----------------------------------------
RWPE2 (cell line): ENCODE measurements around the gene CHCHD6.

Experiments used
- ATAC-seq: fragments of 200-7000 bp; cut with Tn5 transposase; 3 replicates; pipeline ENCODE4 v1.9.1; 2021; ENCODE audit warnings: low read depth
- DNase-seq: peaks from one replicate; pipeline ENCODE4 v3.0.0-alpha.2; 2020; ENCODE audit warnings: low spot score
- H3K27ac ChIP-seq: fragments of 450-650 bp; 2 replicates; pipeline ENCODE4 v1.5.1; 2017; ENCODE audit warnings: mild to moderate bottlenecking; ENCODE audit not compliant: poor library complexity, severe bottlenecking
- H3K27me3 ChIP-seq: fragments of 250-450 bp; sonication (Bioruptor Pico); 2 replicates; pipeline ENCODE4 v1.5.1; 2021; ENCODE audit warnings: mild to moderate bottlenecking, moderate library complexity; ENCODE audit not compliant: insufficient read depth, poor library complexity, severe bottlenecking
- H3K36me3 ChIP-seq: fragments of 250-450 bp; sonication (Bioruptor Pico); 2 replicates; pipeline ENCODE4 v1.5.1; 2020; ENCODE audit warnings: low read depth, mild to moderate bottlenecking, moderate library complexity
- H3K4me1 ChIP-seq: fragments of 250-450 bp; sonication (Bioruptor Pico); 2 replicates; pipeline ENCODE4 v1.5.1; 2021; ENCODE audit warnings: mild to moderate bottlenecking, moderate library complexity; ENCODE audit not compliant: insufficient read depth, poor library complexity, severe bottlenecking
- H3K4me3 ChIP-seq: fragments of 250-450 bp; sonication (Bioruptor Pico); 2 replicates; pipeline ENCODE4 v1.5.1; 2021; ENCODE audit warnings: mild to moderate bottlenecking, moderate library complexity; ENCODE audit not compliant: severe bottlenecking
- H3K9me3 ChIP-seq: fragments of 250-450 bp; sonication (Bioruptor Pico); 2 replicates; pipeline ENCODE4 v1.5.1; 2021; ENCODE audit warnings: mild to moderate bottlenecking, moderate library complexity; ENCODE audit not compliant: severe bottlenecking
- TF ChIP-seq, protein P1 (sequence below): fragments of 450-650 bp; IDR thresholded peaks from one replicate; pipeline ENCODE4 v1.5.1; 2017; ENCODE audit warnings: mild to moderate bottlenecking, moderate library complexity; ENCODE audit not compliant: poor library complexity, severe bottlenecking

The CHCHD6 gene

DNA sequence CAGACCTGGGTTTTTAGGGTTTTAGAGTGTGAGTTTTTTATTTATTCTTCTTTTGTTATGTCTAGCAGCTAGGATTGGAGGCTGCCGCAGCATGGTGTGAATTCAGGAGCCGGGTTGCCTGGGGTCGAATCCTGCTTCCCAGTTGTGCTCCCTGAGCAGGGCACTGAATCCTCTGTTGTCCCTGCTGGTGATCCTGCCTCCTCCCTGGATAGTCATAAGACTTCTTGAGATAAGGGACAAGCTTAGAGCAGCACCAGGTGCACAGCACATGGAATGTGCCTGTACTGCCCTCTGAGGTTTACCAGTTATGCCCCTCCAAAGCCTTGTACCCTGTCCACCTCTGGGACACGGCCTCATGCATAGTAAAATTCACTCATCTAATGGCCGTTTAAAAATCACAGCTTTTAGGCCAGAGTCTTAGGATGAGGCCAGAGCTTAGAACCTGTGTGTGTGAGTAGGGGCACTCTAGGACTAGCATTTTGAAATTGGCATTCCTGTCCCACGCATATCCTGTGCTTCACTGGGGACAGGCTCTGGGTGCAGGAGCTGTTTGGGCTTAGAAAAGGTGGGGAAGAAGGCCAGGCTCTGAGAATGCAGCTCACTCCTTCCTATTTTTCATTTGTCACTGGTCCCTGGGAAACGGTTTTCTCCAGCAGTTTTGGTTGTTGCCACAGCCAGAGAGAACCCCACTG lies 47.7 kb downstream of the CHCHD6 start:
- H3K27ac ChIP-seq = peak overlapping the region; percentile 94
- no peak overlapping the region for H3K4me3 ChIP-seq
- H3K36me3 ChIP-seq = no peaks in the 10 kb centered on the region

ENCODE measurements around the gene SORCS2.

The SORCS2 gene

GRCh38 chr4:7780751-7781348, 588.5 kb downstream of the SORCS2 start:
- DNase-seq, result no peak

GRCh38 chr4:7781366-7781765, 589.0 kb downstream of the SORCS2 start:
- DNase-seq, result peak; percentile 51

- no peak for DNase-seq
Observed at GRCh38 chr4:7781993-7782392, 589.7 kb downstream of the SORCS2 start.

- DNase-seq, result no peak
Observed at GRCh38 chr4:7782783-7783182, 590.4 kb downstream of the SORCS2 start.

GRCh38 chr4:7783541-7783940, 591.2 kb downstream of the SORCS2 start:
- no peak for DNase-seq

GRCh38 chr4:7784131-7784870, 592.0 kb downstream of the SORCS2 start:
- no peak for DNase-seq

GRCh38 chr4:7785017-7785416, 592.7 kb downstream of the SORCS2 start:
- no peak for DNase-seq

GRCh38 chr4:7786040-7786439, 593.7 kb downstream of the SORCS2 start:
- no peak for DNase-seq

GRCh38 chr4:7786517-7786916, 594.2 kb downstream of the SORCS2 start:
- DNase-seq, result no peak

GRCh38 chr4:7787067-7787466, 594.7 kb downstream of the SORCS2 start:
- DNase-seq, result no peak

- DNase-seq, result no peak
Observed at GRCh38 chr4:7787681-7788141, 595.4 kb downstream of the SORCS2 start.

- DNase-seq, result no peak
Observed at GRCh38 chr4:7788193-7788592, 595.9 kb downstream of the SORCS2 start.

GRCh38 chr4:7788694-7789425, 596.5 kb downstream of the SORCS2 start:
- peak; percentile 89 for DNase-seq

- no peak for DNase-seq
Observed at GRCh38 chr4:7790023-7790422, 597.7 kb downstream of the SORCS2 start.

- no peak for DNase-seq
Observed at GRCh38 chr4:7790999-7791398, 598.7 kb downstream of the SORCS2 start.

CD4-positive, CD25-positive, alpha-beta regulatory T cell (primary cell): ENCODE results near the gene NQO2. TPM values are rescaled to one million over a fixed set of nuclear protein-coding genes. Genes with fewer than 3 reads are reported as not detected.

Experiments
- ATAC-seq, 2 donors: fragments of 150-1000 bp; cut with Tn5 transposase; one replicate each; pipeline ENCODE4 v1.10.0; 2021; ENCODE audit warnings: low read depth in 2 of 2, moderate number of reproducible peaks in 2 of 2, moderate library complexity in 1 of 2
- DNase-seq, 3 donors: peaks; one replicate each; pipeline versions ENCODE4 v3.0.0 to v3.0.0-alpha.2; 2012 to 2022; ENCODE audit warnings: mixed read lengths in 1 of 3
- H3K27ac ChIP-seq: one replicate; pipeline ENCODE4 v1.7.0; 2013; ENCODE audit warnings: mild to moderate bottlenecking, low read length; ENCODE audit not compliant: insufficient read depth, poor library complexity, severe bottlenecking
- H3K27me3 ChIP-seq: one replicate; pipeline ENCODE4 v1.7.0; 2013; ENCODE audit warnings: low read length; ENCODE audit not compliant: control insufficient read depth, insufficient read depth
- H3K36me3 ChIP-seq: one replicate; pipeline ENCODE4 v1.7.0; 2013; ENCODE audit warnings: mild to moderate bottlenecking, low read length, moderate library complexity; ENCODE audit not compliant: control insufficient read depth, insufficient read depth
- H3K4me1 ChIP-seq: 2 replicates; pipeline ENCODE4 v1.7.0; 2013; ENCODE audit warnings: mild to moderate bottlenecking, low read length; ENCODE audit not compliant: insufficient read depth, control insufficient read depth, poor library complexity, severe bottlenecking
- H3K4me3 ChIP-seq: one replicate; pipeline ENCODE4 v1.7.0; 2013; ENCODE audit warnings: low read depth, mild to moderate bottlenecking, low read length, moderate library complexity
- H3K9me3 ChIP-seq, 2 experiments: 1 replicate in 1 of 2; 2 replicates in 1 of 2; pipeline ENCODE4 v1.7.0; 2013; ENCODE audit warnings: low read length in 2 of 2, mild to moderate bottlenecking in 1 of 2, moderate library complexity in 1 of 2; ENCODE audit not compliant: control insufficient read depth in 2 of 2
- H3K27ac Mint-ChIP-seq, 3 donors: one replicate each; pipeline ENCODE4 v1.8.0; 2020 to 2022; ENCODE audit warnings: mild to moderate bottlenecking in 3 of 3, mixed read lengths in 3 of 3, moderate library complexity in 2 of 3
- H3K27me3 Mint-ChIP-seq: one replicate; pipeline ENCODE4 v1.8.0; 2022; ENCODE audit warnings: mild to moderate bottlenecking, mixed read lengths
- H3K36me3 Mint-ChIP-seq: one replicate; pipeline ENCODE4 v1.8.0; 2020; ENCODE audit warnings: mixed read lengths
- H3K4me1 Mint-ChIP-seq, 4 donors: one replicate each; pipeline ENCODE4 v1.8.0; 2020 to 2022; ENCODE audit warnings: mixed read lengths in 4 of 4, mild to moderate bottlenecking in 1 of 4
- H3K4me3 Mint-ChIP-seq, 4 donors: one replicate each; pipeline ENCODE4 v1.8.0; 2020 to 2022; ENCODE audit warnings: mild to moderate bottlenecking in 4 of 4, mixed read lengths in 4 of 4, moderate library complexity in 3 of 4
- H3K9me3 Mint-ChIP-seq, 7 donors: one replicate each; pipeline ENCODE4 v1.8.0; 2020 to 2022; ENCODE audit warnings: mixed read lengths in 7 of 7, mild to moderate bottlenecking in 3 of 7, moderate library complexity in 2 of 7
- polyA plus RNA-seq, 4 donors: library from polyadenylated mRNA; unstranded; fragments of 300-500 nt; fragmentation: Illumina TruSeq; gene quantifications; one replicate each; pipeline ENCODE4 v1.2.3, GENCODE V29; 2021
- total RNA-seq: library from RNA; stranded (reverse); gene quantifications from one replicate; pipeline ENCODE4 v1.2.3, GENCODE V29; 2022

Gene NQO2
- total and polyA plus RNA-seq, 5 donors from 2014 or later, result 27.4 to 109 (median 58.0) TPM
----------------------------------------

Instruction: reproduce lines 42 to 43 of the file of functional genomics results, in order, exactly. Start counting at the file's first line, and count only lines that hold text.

Observed at GRCh38 chr4:7788193-7788592, 595.9 kb downstream of the SORCS2 start.

GRCh38 chr4:7788694-7789425, 596.5 kb downstream of the SORCS2 start: